•Low tire pressure, bulges or blisters on the sidewalls, or dents in the rim. These problems will be visible and should be checked out as soon as possible as tires are the critical connection between your car and the road in all sorts of driving conditions.

“Every driver knows what it feels like to hit a pothole. What they don’t know is if their vehicle has been damaged in the process. If you’ve hit a pothole, it’s worth having a professional technician check out the car and make the necessary repairs to ensure safety and reliability,” said Rich White, executive director, Car Care Council.

Potholes occur when water permeates the pavement – usually through a crack from wear and tear of traffic – and softens the soil beneath it, creating a depression in the surface of the street. Many potholes appear during winter and spring months because of freeze-thaw cycles, which accelerate the process. Potholes can also be prevalent in areas with excessive rainfall and flooding.

The Car Care Council is the source of information for the “Be Car Care Aware” consumer education campaign promoting the benefits of regular vehicle care, maintenance and repair to consumers. For a copy of the council’s Car Care Guide or for more information, visit http://www.carcare.org.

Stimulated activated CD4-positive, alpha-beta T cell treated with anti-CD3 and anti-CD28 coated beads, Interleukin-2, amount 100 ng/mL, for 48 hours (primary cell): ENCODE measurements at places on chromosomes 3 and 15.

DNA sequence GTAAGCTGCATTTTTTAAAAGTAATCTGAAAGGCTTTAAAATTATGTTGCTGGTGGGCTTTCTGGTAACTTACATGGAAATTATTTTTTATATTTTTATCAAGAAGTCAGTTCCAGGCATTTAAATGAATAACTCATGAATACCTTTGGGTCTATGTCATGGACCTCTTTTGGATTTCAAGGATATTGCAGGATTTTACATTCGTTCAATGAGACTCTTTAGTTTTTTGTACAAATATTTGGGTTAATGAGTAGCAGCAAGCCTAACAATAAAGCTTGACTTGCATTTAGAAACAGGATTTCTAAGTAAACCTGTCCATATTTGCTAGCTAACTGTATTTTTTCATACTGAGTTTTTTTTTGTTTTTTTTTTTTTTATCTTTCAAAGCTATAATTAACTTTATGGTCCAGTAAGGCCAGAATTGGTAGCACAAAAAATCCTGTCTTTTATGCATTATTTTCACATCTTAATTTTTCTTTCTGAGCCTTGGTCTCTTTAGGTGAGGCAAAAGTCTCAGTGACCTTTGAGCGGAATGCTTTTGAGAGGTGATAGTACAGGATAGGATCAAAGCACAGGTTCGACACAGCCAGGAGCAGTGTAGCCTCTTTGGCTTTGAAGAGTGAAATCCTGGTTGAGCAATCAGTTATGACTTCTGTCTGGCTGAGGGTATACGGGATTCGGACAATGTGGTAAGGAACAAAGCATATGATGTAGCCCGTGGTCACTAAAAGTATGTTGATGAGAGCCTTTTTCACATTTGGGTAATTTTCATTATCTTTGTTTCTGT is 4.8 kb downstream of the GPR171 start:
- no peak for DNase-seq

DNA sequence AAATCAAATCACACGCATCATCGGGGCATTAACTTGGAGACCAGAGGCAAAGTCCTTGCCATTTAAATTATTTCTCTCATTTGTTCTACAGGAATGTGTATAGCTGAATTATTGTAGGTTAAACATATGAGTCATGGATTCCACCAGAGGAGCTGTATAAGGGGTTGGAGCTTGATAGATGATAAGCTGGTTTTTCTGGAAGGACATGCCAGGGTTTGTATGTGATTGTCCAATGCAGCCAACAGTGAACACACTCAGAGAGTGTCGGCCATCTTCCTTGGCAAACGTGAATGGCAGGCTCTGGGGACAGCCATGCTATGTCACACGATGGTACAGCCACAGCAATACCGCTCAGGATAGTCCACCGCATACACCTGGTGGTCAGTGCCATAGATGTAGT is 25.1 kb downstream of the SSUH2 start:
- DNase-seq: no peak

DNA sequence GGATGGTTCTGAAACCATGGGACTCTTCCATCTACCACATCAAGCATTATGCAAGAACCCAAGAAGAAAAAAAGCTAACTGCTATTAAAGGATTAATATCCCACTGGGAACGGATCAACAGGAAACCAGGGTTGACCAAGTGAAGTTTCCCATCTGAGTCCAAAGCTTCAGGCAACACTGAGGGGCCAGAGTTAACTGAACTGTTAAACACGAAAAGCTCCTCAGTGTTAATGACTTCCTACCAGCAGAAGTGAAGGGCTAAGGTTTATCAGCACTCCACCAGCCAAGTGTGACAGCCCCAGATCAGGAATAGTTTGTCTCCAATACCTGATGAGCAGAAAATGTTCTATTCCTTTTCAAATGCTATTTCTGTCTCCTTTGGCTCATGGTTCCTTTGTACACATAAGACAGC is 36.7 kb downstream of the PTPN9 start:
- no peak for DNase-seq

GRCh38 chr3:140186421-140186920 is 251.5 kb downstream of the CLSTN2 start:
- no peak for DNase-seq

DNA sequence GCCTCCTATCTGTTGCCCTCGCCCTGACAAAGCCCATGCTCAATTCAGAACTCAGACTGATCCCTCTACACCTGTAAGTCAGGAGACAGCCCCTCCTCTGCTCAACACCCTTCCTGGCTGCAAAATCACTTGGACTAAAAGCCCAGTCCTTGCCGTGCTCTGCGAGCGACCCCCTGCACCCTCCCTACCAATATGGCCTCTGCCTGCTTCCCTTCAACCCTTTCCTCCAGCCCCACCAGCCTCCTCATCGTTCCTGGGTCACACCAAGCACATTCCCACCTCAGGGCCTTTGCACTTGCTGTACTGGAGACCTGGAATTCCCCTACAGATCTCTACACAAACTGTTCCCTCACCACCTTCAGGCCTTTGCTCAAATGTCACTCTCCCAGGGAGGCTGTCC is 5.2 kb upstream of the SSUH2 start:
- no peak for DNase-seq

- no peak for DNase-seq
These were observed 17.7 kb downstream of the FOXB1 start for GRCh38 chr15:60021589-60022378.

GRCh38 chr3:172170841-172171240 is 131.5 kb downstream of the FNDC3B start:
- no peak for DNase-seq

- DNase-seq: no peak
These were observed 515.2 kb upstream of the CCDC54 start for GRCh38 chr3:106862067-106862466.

TIRES – NASCAR vs. PASSENGER Tips on How to Better Take Care of Yours

February 21, 2017

Watching NASCAR pit crews change tires is one of the activities that most race fans take for granted. After all, they change their own tires after 25,000 miles or so, not after 25 laps, right?

Well, the attention to detail that pit crews pay to the tires on their cars is something that most motorists should pick up on, according to a professional NASCAR Tire Specialist.

“The most important thing that consumers can do to keep their tires happy is to pay attention to the air pressure” he said.

“Passenger tires have an air pressure rating, but most of the time it’s a maximum,” he explained. “That rating is for a full load. For our racing tires, we adjust them to make the car handle. Drivers can do that on their car’s tires as well for better handling, but consumers should mainly be concerned about load.”